Stunting, based on a child’s height and age, is a measure of chronic nutritional deficiency. Wasting, based on a child’s weight and height, is a measure of acute nutritional deficiency. Underweight, based on weight and age, is a composite measure of both acute and chronic statuses. Anaemia refers to a condition in which there is a deficiency of red cells or of haemoglobin in the blood, resulting in pallor and weariness.

The percentage of children under five who are stunted shows an increase in majority of the states including Kerala, Maharashtra, Gujarat, Meghalaya, Nagaland and Telangana, among others. Few states like Sikkim, Jammu and Kashmir, Andhra Pradesh, and Karnataka among others register a decrease.

The percentage of children under five who are wasted also registered an increase or remained almost the same in majority of the states including Kerala, Telangana, Nagaland, Assam, Jammu & Kashmir and Maharashtra, among others. Few states like Andhra Pradesh, Sikkim, Karnataka and Gujarat, among others register a decrease.

The percentage of children under five who are underweight also registered an increase or remained almost the same in majority of the states including Jammu & Kashmir, Nagaland, Kerala, and Telangana, among others. Few states like Sikkim, Manipur, Meghalaya, Bihar, Andhra Pradesh, and Karnataka among others register a decrease.

The percentage of children under five who are anaemic registered an overall increase in all states with the only exception of Meghalaya. The average rate of increase in anaemia from NFHS-4 to NFHS-5 is about 30.71%.

What are the challenges around improving child nutrition in developing countries?

A Case Study of six developing countries (2006) from FAO highlights the pattern of “epidemiologic transition” that constitutes a shift from high mortality and fertility patterns to lower mortality followed by lower fertility. Improvements in water and sanitation, and more effective public health services such as immunization result in an associated shift in disease burden from high rates of infectious disease to increasing non-communicable disease (NCD). In tandem with this shift, life expectancy increases, and the demographic profile shifts becoming more predominant as longevity increases. There is increasing documentation of slow progress in reducing undernutrition, particularly in children under five years of age.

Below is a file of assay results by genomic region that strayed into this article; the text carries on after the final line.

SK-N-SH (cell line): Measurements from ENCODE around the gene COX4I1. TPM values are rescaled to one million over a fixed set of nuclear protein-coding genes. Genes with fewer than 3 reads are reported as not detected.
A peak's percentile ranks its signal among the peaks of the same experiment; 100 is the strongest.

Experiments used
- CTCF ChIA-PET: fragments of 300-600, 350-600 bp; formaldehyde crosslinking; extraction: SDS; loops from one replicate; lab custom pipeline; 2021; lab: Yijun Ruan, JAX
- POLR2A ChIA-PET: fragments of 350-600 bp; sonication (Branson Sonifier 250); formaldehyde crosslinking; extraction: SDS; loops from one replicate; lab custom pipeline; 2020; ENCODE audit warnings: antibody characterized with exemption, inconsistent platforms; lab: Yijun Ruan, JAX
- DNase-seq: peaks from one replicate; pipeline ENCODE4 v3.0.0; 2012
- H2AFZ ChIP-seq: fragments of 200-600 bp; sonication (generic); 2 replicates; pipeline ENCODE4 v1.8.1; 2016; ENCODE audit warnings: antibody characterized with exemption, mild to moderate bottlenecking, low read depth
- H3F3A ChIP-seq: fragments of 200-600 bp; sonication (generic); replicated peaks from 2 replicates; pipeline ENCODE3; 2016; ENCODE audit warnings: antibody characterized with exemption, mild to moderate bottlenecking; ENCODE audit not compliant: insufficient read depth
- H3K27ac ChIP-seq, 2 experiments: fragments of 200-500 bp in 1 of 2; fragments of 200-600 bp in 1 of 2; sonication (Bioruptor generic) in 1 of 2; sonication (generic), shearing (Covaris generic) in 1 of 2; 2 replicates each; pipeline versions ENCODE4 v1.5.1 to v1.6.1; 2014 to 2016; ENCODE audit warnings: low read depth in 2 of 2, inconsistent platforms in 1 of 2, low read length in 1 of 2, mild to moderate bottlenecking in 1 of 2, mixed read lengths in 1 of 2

However, at the same time, children’s nutritional status is dependent on a host of inter-related factors. The current burden of malnutrition seen in many developing countries is brought about by a coupling of risk factors. The low status of women, poor maternal nutrition, inadequate prenatal care, and the disproportionate burden of physical labour borne by mothers are some of the greatest impediments to improving nutritional status. When discrimination against women is prevalent, so is poor nutrition, regardless of economic growth. Both maternal undernutrition and maternal overweight affect children’s development, including that of their metabolism, ‘fuelling an intergenerational cycle of malnutrition’, according to the UNICEF’s Report titled ‘The State of World’s Children’ 2019.

Featured Image: NFHS 5 on Mortality Rates